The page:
EU AMA: Who is the highest-paid EU official?

In Ask Me Anything, we tackle questions about the European Union that intrigue and perplex. This month, Linda A Thompson pores over regulations and protocols to identify the highest earner among the EU’s top brass
Illustration by Shirin Begmyradova

By Linda A Thompson

Linda A Thompson is a Belgian journalist who writes on EU policy and legal activism

30 May 2023

Inconveniently, the names and salaries of the best-paid European Union officials are not itemised on a handy Commission website. Instead, the task of identifying the biggest salaries in the Brussels bubble involves a long and winding fact-finding odyssey.  

First port of call is a 2016 council regulation. It states that the salaries of the EU’s top brass are determined by applying a certain percentage to the salary of “an official of the Union on the third step of grade 16”.  This particular spot is held by the directors-general and deputy directors-general who helm the Commission’s various policy departments and have been in this role for six years or more, a spokesperson for the European Commission tells The Parliament.    

To discover how much the third step of grade 16 gets you, we must turn to another document. The snappily titled ‘2022 Annual update of the remuneration and pensions of the officials and other servants of the European Union’ reveals these civil servants are paid, at time of writing, €22,646 per month.  

If we go back to that 2016 regulation, we can see that European Commission President Ursula von der Leyen, the President of the European Council Charles Michel, and the President of the Court of Justice of the European Union Koen Lenaerts, all make 138 per cent of what these civil servants earn. A quick – if not entirely painless – calculation suggests this triumvirate earns about €31,200 per month and €375,000 per year pre-tax.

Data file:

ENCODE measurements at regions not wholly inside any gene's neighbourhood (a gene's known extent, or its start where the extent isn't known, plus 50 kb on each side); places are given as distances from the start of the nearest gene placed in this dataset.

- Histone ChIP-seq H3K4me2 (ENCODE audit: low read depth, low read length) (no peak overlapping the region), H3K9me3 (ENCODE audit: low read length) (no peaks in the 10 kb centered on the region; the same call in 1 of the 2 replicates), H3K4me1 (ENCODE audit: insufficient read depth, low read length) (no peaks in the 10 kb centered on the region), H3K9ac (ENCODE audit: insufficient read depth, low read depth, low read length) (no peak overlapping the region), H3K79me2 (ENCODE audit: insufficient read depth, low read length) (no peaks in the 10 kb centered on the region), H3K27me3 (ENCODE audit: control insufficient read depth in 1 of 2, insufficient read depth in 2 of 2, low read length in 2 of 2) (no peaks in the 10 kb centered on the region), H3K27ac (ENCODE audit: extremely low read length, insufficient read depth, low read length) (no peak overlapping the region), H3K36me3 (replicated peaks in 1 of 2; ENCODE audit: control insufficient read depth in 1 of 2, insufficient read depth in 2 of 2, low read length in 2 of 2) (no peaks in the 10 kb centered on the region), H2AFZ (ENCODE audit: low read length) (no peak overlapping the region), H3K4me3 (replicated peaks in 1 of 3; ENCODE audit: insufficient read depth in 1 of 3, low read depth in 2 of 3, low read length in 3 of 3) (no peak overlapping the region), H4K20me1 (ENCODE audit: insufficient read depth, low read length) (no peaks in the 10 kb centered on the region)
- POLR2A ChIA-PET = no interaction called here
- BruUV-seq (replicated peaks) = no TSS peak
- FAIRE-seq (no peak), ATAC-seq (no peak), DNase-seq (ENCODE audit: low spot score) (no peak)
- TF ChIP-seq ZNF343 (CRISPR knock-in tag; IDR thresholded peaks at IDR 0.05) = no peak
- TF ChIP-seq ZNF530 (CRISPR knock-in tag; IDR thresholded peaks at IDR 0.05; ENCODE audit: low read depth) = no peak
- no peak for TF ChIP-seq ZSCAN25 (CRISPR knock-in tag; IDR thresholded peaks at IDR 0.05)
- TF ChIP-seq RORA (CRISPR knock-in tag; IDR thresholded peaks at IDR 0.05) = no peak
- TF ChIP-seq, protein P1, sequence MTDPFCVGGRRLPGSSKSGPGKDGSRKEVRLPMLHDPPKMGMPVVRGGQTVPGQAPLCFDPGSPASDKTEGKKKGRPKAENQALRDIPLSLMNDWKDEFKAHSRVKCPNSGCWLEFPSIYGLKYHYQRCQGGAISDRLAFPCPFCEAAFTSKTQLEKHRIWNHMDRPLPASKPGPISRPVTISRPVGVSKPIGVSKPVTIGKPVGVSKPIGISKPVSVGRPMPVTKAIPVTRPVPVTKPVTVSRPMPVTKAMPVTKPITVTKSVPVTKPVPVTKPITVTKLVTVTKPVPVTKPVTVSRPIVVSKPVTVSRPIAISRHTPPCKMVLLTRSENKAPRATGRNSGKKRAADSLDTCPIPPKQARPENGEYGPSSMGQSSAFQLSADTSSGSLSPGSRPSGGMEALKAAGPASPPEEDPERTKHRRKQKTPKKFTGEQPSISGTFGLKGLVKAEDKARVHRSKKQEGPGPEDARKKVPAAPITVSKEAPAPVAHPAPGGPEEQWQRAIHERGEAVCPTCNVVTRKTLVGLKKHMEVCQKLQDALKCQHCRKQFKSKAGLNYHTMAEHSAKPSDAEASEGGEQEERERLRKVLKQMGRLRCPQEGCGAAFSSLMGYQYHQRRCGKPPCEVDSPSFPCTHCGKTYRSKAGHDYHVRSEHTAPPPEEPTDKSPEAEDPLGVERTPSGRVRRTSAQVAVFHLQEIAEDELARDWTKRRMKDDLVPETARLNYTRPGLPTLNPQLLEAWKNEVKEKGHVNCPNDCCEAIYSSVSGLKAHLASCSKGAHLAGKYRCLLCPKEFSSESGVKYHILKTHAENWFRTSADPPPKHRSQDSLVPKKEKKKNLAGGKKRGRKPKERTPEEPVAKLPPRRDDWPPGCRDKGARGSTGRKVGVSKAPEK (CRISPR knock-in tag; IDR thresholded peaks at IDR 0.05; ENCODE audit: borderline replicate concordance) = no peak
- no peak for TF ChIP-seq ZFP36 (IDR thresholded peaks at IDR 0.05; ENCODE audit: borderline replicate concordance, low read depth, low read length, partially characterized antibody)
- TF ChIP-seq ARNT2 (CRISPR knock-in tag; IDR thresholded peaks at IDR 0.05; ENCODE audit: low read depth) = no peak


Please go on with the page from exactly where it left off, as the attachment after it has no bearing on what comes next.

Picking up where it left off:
They are tailed by the High-Representative of the Union for Foreign Affairs Josep Borrell, who rakes in 130 per cent of the salary of the highest paid-civil servant, or about €29,400 a month and €353,00 per year pre-tax, making him the fourth-best paid official. These top officials’ salaries are all supplemented with a series of allowances, some with curious sounding titles. Entertainment allowance, anyone?  

The Commission, it should be noted, has no say in how much its top people are paid. The highest salaries have been set by the European Council – the governments of the EU’s 27 member states – since 1967, according to the Commission spokesperson. 

The European Parliament, thankfully, makes it much easier to find out what members elected to the hemicycle make. A list of frequently asked questions put to the Parliament’s Spokesperson’s Unit gives it to us straight – MEPs all make 38.5 per cent of the basic salary of a judge at the Court of Justice of the European Union. Currently, that’s just over €9,800 per month or roughly €118,000 annually pre-tax. 

A common misconception has it that Brussels bubble folk pay zero tax on these generous salaries. The truth is that von der Leyen and the like fall under the Protocol on the Privileges and Immunities of the European Communities, as a result of which they don’t have to pay Belgian income tax, which would see a big chunk of their salaries being taxed at a whopping 50 per cent – Belgium being one of the EU countries with the highest tax burdens

Instead, their salaries are taxed under a progressive tax with no fewer than 14 rates “for the benefit of the European Communities” – meaning the taxes withheld go into the EU budget. Almost the entire salary bill of the Commission’s top earners is taxed at the highest rate of 45 per cent. The EU giveth and the EU taketh away. 

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